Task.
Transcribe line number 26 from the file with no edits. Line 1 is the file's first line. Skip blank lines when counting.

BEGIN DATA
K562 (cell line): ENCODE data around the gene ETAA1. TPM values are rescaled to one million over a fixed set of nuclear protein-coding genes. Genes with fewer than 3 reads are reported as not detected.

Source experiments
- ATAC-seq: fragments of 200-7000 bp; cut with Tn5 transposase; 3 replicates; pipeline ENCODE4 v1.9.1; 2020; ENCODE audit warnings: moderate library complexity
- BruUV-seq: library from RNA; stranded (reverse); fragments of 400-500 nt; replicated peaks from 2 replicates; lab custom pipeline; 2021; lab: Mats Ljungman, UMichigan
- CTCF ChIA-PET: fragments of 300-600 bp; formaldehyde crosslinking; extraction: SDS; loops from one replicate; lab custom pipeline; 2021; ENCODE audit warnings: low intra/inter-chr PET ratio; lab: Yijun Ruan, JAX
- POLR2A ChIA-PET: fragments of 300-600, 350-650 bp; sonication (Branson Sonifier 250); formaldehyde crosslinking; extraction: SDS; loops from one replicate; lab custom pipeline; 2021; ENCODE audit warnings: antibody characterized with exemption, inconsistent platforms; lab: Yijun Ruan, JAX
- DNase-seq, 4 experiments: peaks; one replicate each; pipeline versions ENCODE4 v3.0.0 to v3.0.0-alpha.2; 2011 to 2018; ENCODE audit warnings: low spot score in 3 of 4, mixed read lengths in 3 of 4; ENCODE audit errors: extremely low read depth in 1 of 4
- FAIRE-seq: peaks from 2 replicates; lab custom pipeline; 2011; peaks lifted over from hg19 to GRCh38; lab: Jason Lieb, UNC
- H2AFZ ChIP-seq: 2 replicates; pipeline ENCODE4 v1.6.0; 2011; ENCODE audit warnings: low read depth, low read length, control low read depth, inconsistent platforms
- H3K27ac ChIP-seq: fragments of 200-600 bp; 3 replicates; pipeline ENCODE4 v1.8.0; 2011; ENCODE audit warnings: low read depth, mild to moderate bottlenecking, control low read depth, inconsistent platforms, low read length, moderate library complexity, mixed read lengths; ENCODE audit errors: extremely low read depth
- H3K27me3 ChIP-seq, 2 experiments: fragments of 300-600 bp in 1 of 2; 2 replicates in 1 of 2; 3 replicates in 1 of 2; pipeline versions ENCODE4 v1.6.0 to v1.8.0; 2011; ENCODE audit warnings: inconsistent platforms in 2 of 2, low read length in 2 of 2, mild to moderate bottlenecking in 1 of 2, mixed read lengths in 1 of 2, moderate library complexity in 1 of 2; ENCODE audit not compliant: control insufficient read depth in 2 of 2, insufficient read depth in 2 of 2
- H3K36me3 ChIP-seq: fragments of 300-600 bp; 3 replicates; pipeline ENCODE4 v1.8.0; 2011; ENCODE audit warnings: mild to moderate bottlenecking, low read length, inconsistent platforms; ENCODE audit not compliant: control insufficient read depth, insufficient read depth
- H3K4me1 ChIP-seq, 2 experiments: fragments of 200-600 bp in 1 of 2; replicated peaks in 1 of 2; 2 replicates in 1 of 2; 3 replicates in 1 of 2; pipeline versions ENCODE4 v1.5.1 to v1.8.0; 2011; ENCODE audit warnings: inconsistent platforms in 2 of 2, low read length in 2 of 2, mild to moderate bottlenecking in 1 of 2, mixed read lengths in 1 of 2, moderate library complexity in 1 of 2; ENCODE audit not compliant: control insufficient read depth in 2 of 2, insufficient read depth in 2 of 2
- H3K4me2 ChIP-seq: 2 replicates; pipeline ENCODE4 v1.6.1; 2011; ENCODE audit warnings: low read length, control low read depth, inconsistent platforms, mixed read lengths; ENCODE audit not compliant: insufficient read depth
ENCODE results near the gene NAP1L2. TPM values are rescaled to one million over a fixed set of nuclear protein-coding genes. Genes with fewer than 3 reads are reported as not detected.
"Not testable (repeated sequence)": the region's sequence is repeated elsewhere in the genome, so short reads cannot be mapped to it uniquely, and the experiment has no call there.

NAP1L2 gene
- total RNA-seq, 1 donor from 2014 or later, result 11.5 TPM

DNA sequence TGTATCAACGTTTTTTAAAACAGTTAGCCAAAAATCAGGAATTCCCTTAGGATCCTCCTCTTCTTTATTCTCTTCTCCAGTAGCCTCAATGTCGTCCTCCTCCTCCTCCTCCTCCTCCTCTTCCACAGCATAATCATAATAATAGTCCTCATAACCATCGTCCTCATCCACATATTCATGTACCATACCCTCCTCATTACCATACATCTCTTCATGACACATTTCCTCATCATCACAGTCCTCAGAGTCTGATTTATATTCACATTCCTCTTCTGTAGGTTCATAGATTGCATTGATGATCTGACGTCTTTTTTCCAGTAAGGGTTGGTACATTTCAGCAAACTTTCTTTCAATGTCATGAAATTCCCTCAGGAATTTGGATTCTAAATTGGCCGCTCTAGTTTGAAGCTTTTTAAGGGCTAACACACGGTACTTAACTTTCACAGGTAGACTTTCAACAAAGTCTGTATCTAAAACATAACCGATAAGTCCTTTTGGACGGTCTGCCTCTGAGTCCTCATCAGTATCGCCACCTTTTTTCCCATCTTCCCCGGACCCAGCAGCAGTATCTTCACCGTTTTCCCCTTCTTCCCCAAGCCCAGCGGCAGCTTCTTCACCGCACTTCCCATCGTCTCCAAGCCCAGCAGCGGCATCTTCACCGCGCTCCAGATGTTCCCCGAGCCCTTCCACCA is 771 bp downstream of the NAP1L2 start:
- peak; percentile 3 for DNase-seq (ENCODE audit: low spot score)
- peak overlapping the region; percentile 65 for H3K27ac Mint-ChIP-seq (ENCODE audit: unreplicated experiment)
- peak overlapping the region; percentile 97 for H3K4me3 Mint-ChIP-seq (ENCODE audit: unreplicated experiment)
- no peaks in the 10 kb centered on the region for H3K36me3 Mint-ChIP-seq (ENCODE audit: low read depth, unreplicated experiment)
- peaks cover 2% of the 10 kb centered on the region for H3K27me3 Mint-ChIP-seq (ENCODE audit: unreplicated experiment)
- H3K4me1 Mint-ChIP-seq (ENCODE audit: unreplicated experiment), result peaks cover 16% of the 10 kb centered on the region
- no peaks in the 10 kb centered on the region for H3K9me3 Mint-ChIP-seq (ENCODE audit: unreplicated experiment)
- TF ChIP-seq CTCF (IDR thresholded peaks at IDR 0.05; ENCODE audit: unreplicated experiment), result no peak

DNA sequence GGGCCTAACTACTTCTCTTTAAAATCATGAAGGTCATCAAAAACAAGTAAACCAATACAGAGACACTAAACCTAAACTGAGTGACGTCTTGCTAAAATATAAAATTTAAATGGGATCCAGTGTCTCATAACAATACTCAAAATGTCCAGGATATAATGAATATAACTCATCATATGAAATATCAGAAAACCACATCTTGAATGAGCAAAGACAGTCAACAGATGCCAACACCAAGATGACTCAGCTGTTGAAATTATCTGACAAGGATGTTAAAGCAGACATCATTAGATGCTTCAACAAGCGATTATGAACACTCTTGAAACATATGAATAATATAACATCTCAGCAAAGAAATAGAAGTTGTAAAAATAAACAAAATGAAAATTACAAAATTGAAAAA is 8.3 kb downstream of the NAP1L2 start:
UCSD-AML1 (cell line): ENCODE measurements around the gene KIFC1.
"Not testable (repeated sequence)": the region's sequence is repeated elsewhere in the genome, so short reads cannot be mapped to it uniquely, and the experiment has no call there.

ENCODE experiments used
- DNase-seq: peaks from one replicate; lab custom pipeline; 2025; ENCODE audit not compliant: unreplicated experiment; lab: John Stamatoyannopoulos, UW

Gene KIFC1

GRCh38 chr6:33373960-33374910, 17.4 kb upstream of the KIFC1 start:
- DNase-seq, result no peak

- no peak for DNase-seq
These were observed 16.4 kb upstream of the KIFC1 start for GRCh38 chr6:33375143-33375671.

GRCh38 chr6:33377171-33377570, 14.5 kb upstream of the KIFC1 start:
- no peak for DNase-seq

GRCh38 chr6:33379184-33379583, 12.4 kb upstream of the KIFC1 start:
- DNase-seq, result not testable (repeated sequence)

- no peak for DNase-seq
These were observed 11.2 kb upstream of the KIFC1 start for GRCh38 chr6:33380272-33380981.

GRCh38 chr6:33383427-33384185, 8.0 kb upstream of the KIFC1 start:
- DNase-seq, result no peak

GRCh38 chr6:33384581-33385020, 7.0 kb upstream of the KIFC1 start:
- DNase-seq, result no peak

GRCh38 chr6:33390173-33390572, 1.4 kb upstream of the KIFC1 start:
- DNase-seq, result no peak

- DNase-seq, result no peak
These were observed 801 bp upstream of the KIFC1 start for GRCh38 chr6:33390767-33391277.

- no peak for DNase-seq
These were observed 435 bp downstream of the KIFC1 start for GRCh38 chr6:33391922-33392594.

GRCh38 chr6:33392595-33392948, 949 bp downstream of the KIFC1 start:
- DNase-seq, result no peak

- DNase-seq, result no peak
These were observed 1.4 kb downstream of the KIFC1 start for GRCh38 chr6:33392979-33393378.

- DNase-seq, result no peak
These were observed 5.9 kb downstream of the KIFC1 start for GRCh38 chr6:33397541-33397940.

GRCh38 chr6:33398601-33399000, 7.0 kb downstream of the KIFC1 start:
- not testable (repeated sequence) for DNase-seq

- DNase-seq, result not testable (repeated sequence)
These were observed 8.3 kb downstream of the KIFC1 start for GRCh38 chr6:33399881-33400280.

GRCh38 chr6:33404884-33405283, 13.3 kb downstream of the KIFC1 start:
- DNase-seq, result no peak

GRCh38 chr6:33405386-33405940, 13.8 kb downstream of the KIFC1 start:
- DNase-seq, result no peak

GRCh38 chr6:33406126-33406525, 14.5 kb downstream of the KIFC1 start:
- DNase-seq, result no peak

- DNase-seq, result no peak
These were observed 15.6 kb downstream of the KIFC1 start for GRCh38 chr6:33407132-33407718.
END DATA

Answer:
- no peaks in the 10 kb centered on the region for H3K9me3 Mint-ChIP-seq (ENCODE audit: unreplicated experiment)